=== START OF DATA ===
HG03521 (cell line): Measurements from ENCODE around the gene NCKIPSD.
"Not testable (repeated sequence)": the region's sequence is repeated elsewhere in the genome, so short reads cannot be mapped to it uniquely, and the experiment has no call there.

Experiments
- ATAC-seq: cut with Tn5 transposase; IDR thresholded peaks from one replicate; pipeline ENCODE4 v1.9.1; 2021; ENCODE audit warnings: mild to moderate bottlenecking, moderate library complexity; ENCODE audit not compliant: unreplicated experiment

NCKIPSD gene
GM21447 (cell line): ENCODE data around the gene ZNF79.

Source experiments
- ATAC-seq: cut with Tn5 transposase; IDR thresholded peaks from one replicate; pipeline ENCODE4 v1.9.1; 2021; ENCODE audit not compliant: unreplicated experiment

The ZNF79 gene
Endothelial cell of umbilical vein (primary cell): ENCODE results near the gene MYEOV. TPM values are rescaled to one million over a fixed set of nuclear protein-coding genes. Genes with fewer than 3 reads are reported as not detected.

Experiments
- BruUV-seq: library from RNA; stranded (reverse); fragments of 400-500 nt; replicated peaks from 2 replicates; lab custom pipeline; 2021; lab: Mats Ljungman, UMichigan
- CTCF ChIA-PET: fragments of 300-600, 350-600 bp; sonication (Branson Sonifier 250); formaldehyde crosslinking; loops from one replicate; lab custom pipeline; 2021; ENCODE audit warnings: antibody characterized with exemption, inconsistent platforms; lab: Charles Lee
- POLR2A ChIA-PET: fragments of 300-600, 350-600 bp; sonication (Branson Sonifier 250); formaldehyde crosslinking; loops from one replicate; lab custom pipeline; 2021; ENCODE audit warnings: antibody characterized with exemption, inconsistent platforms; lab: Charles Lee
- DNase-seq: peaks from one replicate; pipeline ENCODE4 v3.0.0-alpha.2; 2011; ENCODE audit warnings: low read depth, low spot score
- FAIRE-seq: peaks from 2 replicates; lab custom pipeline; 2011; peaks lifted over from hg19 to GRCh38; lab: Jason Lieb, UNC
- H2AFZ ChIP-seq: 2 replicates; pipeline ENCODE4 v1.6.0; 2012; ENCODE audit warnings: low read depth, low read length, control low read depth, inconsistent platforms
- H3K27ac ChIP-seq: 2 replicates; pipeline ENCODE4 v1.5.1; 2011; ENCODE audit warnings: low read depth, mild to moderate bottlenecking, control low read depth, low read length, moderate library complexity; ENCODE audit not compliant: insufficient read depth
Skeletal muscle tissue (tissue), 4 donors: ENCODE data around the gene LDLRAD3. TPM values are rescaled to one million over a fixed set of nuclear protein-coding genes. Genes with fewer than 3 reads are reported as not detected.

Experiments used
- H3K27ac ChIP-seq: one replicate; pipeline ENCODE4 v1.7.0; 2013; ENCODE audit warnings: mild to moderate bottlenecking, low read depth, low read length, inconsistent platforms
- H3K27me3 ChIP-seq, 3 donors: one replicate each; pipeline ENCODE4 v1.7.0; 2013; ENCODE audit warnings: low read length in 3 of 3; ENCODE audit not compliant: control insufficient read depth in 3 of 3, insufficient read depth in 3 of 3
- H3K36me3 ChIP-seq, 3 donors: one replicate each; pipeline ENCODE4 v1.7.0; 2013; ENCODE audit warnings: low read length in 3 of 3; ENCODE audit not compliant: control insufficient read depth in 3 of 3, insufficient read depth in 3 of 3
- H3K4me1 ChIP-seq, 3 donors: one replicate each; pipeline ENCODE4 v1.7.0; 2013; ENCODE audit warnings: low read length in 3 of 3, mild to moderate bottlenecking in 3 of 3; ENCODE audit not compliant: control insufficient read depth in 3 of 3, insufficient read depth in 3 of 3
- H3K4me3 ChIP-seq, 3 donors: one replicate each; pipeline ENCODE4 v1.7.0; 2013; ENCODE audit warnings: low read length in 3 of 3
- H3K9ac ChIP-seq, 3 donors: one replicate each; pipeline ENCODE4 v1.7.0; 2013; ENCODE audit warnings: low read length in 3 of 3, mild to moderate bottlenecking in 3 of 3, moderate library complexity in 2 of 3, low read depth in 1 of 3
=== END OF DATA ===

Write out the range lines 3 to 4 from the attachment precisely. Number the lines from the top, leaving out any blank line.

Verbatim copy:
Experiments
- ATAC-seq: cut with Tn5 transposase; IDR thresholded peaks from one replicate; pipeline ENCODE4 v1.9.1; 2021; ENCODE audit warnings: mild to moderate bottlenecking, moderate library complexity; ENCODE audit not compliant: unreplicated experiment